Like many people, I use lists to try to keep myself oriented. I’ve been trying a host of list keeping and time tracking tools in the past couple of months, and I’ve landed on my current favorite: Visual Mind.
VM works like an outliner. I create top branches to include everything that I’m trying to keep on my radar on any given day. As I work on a particular project, I can expand the branches of a particular project. Since I use VM for project mangement, system analysis, and illustration anyway, I can integrate the latter functions into my todo list if I need to.
VM also allows you to post maps to the web. These run in a java runtime application, so anyone with a modern web browser can take a look at your masterpiece.
Web Based Tools
Todoist does a nice hierarchy, that allows you to snap open a single project while keeping the other projects visible but closed. Free.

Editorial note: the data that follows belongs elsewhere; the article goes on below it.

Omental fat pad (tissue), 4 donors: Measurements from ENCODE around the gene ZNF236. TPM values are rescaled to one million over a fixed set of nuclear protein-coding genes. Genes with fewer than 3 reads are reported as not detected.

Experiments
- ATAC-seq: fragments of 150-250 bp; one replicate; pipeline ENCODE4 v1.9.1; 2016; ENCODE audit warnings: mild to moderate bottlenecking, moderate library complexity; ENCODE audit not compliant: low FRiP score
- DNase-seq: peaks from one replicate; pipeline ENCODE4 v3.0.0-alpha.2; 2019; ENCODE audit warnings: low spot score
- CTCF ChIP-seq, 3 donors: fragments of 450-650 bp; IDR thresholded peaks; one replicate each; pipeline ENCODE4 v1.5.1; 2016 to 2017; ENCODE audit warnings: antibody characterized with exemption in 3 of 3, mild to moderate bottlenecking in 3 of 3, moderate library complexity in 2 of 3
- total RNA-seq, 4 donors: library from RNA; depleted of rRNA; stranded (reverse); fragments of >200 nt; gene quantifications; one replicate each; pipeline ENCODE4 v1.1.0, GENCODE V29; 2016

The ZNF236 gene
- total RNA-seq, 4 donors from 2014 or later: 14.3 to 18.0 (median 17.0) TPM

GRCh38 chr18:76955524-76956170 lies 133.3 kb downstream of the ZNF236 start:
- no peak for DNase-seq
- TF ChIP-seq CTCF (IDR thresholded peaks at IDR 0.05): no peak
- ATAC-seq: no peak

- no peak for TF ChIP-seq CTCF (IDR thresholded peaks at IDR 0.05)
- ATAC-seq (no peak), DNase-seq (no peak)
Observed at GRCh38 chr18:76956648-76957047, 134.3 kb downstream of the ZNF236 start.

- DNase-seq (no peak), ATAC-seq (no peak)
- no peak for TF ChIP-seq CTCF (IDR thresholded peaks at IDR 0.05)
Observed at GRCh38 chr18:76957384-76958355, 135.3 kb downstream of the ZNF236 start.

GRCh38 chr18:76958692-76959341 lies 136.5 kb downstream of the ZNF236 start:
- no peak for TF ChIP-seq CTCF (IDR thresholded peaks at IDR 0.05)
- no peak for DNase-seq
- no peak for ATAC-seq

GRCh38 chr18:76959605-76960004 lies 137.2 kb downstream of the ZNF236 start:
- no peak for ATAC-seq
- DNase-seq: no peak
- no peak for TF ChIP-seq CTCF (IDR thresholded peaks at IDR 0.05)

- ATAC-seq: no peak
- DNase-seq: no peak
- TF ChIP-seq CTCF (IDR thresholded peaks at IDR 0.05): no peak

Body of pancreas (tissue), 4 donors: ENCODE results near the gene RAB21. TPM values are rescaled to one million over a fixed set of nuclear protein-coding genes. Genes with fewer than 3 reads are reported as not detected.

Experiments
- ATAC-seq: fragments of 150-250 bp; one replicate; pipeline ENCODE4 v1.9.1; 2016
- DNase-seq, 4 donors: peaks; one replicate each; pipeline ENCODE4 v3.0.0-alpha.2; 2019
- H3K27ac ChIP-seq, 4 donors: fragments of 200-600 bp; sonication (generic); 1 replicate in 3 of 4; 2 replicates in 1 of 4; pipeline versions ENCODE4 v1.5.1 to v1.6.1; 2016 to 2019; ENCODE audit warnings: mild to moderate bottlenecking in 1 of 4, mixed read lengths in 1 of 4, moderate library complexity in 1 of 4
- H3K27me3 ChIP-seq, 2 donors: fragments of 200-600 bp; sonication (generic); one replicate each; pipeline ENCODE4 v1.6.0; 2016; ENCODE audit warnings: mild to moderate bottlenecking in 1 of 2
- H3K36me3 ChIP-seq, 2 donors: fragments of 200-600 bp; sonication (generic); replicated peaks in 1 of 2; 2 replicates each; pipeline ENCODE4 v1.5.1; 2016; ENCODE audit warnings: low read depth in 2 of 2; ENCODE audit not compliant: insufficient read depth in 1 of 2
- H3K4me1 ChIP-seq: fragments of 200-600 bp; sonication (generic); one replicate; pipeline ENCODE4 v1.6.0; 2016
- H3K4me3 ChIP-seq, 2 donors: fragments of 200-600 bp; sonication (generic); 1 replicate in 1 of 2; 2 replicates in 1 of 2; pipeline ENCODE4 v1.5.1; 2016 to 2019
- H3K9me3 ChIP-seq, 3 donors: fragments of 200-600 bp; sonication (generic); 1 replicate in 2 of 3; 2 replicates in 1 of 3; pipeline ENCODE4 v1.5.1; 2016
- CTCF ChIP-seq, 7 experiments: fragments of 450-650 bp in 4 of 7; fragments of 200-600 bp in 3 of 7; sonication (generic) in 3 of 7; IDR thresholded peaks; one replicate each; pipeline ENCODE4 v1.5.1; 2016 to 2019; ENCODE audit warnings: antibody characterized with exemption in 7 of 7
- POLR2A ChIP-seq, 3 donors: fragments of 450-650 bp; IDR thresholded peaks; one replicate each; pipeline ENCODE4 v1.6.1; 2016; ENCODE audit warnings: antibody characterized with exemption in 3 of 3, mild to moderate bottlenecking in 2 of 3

Ta-da Lists, from the people who brought us Basecamp. Free
Nozbe is a “strict” implementation of the Getting Things Done methodology. It allows you to view your items by project, “next action”, and context. Free for 6 projects, $4.95/month for 30 projects.
TraxTime – still the best for time tracking. Allows you to track time by projects and it creates a nice set of reports at the end of the month or reporting period which I use as the basis for invoicing. I have this running on my laptop all the time. (In fact, I think this is the main reason for keeping the laptop running.) $39.95 for the single user version, a networkable multi-user version is also available, but it isn’t a web-based application, so, as far as I know it will only work when all the users are on the LAN.
My Timeboxing uses the Timebox model. More about this in last month’s archive.
So, what I think I really want, is the visual appeal of Visual Mind, the ability to track time as well as TraxTime, with a timeboxing option from My Timeboxing, with the simplicity and zero cost of Todoist, or Ta-da Lists. In the meantime, I’ll continue using VM with help from a couple Yahoo widgets, a countdown timer, and a counting ‘up’ timer, as well as the lovely station clock.